Best New Things to Do in Boston, MA
Here is a list of the best new things to do in Boston, MA
Boston, MA, is a thriving city that celebrates its storied history while embracing the latest technologies and trends of the new century. The city offers a melting pot of culture, an array of restaurants and, seemingly, something new and something historic around every corner.
Whether you live in Boston or are planning a visit, there is always something new here. Many travel sites will recommend seeing the traditional Boston attractions, like walking through Boston Common, the nation's oldest park, or touring Paul Revere's house. While those are great ways to learn about Boston's history, we've identified places that might be more off the beaten path. Check out our list below for the Best New Things to Do in Boston.
Edward M. Kennedy Institute for the U.S. Senate
This museum opened in spring 2015 and was the brainchild of the late Massachusetts senator. Featuring a full-scale re-creation of the U.S. Senate Chamber, the EMK Institute is designed to teach the history of the U.S. Senate with interactive exhibits of the nearly 2,000 men and women who have served in the Senate. The museum allows visitors to gain a deeper understanding of our democracy by stepping into the role of a U.S. senator for the day, reenacting historic debates, and learning about compromise and how laws are passed.
Dreams of Freedom Museum: Boston’s Immigrant Experience
This museum opened in 2015 in the Skywalk Observatory on the 50th floor of the Prudential Tower. Serving as a virtual passport through time, interactive multimedia exhibits bring to life the unified experience of the thousands of immigrants who have made Boston their home for more than 400 years. First-hand reports teach guests about the experiences of leaving behind family and possessions and establishing lives in a new land. One of the only museums of its kind, Dreams of Freedom includes a display of heirlooms brought here by immigrants, as well as an interactive game show and a film.
New England Aquarium
Commander, a northern fur seal, has commanded attention at the popular downtown attraction since he arrived via Federal Express in early 2015. “Penguinology” is a new exhibit that teaches about the secret world of penguins, and allows visitors to peek into hidden burrows where penguins care for their young and learn about the more than 80 penguins that live at the New England Aquarium. New lecture series, learning labs, and other programs teach about sea squirts and where leatherback turtles spend their summer vacations. The IMAX theater is showing 3-D movies about great white sharks and humpback whales.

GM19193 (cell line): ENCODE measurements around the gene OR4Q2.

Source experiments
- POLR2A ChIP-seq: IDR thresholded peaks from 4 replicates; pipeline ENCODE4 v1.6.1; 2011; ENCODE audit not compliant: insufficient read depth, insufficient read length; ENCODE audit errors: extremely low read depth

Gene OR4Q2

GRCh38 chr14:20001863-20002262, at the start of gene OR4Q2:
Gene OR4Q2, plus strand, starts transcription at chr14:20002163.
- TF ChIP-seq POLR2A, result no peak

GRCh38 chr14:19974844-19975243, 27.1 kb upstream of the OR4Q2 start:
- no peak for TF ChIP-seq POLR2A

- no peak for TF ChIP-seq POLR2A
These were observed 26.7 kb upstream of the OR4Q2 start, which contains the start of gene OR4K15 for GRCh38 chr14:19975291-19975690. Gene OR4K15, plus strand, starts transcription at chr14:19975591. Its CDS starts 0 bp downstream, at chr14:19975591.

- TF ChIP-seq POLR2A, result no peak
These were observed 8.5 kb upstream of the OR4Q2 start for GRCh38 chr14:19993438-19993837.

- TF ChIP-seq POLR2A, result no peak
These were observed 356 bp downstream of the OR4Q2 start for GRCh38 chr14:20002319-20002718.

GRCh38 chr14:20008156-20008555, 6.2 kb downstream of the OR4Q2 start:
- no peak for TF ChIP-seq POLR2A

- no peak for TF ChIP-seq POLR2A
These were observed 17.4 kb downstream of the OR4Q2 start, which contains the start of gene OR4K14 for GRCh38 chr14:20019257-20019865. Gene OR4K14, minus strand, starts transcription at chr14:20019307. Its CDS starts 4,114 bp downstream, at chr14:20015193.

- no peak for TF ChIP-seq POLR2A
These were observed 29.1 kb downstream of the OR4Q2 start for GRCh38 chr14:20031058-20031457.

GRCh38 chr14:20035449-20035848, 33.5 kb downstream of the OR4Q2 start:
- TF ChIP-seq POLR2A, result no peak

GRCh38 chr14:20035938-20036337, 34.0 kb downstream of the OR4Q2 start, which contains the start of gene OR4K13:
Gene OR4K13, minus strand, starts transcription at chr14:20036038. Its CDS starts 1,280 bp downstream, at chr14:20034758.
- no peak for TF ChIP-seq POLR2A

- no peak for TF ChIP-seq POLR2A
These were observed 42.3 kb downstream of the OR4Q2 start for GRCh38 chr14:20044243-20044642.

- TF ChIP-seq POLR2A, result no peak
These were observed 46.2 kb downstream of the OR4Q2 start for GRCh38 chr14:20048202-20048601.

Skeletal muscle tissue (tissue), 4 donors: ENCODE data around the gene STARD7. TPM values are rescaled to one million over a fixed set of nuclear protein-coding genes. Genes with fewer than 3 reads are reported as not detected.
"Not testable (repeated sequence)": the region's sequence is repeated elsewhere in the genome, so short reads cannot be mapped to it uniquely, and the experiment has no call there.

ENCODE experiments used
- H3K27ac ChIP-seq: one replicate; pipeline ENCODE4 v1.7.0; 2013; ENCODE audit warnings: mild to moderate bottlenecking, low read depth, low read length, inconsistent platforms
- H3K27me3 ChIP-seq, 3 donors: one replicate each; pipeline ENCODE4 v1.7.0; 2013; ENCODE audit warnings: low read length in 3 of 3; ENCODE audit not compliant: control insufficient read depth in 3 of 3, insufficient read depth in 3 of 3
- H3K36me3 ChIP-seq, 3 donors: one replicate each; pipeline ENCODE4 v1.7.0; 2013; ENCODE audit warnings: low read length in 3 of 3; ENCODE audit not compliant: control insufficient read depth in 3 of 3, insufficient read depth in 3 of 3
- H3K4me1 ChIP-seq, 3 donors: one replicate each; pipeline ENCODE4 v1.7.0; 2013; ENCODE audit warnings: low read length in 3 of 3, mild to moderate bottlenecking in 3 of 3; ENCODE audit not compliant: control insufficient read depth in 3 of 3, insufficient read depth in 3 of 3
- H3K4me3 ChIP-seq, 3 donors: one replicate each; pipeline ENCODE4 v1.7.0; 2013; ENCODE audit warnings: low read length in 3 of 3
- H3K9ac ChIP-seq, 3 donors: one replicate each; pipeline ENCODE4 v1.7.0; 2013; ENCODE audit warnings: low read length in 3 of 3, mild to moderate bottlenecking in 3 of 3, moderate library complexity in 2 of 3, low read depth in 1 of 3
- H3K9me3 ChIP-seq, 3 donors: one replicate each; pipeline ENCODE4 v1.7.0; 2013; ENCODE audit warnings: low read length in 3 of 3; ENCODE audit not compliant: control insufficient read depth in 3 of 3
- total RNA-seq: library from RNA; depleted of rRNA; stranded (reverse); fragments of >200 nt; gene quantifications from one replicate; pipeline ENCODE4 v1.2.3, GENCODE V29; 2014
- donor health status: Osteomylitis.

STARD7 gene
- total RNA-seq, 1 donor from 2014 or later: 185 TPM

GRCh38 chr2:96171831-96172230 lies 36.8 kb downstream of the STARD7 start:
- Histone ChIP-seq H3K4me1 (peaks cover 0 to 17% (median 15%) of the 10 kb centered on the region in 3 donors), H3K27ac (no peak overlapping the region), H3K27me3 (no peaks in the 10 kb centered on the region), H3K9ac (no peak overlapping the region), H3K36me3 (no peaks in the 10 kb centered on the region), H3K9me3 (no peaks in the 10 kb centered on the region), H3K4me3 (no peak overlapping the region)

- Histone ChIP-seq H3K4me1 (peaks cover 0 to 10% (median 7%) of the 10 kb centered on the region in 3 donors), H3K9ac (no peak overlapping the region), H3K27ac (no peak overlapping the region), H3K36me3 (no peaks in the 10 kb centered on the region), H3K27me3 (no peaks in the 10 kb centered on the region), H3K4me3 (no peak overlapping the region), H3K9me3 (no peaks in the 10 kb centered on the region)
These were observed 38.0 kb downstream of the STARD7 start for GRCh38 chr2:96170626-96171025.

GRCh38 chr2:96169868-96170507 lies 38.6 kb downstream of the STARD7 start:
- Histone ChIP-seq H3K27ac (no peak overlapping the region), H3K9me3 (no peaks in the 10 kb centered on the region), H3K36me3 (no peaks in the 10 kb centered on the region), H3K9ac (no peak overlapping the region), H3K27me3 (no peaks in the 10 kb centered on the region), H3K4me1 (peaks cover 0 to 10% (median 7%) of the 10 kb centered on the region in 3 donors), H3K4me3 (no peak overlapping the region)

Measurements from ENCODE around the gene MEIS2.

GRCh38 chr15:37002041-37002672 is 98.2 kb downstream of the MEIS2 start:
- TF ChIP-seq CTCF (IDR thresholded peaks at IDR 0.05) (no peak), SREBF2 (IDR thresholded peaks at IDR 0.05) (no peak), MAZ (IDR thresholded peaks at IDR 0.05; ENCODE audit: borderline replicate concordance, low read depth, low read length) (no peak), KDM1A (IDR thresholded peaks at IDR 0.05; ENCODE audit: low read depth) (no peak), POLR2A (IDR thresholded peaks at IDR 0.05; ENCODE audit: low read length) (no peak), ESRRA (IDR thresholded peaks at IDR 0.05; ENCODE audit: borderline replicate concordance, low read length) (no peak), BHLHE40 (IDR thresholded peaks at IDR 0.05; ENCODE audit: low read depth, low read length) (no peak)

Museum of Fine Arts, Boston
This expansive museum houses one of the largest collections of works by Monet, and in 2015, began showing the first exhibit of the photographic response to the 2011 tsunami and Fukushima disasters in Japan. An exhibit titled Leonardo da Vinci and the Idea of Beauty includes master drawings by Leonardo and Michelangelo, and includes the rarely displayed Codex on Flight by Leonardo. Also new at the MFA is a collection of works by Katsushika Hokusai, the first Japanese artist to be internationally recognized.
Museum of Science, Boston
An exhibit, The Science Behind Pixar explores the science and technology behind these popular animated films through hands-on activities and accounts from the production teams. A summer workshop brings high school students from across the country to compete on teams to design, build and test wind-powered devices. And a fundraising campaign is underway to help the Museum of Science permanently keep the exhibit, Triceratops Cliff.
Isabel Stewart Gardner Museum
This museum of international art was founded by collector Isabella Stewart Gardner and opened in 1903. Today, Ken Smith’s large inflatable, temporary installation Fenway Deity hangs from the historic façade of the museum. An exhibit of sculpture, drawings and photography by Jean-Michel Othoniel showcases the artist’s “obsessive” search for the hidden meanings of flowers.
"(Dreams of Freedom) is crucial in sharing and presenting the stories of numerous immigrant movements in Boston, and how their search for identity and place in their adopted home helped to shape and build our city.”
Martin J. Walsh